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IMB Seminar: Paul Schrater

Friday, October 13, 2017 - 12:00pm

SAIL Room, 111 Levin Building (425 S. University Ave.)

Paul Schrater
Departments of Psychology and Computer Science
University of Minnesota

How to get modularity of mind by decomposing value into learnable probabilistic constraints

To understand how the brain learns, makes sequences of decisions and controls its motor effectors, Computational Neuroscience has profitably imported core concepts from artificial Intelligence and economics in terms of decision theory, reinforcement learning and stochastic optimal control, all of which have common foundations in solving optimization problems to maximize expected value. The framework has a large number of sticky problems: how can we acquire a reward/preference model? How are preferences/utilities computed for things we haven't seen? How do we integrate multiple preferences? How can we represent tasks and goals in terms of preferences? How can we learn modular, reusable solutions to sequential decision and control problems?

The goal of this talk is to show our theoretical and empirical work relating preference models, reinforcement learning and compositionality in control. Traditionally, both decisions and control are developed using a framework where the goal of the agent is to maximize expected reward. Here, we make a substantial departure, reformulating the decision and control problems as probabilistic constraint satisfaction. The talk will show how to answer the following questions in an integrated framework:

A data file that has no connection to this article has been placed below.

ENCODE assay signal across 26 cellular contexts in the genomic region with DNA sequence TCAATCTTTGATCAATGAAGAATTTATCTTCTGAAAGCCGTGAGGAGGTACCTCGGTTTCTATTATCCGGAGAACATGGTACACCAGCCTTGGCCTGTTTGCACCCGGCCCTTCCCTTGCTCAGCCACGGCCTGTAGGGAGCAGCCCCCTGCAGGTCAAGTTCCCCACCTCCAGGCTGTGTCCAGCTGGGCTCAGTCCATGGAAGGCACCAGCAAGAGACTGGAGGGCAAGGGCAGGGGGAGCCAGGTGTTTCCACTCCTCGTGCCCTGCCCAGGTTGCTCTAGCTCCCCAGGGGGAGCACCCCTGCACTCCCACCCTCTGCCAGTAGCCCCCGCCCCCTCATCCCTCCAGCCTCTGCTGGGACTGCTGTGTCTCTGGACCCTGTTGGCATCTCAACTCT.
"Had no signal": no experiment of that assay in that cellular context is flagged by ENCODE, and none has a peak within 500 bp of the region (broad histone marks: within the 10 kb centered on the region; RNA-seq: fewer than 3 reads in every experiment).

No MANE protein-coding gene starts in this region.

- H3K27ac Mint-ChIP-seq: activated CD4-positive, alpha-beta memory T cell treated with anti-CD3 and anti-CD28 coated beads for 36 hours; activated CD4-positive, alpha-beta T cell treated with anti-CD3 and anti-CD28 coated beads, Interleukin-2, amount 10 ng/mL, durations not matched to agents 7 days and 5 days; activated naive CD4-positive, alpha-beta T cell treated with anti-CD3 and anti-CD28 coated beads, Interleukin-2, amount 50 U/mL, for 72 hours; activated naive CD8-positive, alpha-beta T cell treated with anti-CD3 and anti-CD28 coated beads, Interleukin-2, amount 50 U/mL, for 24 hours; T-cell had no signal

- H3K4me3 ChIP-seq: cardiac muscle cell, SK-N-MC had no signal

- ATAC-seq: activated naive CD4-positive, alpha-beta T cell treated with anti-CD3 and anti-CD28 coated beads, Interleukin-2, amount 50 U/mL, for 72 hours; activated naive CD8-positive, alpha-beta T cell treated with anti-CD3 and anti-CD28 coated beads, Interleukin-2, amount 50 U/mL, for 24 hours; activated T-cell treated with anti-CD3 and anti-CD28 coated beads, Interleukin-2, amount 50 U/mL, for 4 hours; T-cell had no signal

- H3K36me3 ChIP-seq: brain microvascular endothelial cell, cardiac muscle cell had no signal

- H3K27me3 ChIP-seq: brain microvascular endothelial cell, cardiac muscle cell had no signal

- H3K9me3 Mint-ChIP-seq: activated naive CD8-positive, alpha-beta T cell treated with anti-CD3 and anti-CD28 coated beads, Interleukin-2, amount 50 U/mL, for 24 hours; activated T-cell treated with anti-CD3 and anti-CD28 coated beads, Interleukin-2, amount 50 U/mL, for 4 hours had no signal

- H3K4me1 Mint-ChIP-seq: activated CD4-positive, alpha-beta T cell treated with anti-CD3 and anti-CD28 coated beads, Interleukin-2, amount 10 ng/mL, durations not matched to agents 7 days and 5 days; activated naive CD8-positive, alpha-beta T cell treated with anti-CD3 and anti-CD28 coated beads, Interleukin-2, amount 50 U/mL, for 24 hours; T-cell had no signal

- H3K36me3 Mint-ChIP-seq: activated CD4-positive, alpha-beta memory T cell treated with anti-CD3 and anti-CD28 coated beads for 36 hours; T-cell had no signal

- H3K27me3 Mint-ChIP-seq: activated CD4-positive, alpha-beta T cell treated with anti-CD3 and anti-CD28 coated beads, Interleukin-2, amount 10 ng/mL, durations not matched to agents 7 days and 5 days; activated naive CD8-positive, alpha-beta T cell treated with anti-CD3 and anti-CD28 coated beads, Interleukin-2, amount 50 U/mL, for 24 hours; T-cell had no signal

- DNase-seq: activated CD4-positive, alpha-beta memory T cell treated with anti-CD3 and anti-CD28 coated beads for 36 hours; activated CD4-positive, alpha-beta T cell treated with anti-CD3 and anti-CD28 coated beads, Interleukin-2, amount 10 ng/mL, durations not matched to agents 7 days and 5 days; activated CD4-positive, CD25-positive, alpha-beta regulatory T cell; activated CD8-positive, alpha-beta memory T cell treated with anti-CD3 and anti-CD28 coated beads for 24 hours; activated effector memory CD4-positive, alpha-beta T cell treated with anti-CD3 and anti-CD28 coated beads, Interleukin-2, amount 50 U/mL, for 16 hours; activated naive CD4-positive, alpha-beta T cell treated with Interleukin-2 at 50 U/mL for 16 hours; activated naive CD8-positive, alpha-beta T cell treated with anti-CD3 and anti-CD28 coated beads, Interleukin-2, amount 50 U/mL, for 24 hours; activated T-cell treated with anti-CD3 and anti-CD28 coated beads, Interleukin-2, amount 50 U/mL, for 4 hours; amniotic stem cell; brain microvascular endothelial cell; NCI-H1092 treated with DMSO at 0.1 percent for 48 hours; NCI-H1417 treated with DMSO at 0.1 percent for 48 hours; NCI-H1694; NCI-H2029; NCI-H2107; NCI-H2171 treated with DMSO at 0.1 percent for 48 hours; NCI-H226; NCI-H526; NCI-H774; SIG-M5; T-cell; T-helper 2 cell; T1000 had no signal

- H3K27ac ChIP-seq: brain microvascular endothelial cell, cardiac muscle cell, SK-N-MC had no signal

1. Using probabilistic preferences, we can acquire preferences by Bayesian learning, use our episodic and semantic knowledge to infer preferences for items not previously known. However, these preferences will act as probabilistic constraint satisfaction (satisfice, not maximize) and are only equivalent to reward/utility under key environmental conditions. Preferences are re-interpreted as probabilistic constraints linking intrinsic values to extrinsic events and items. We use these ideas to give new explanations for preference reversals, and show we can experimentally induce reversals by designing appropriate experience sequence.

2. How to decompose complex control tasks as logical combinations of probabilistic constraints

3. How this task decomposition also decomposes the optimal control problem into a composition of reusable solutions to the component constraints. This novel policy-weighting architecture allows fully optimal control even with dynamic changes in targets, payoffs and obstacles, without having to resolve the control problem.

These results yield a novel interpretation for the hierarchical decision/control architecture in the brain, based on real-time adaptive re-weighting of a bank of control models. It also makes accurate predictions of reaching behavior in control of limb movements with dynamic targets and obstacles.

The talk will begin at 12pm. A pizza lunch will be served at 11:45am.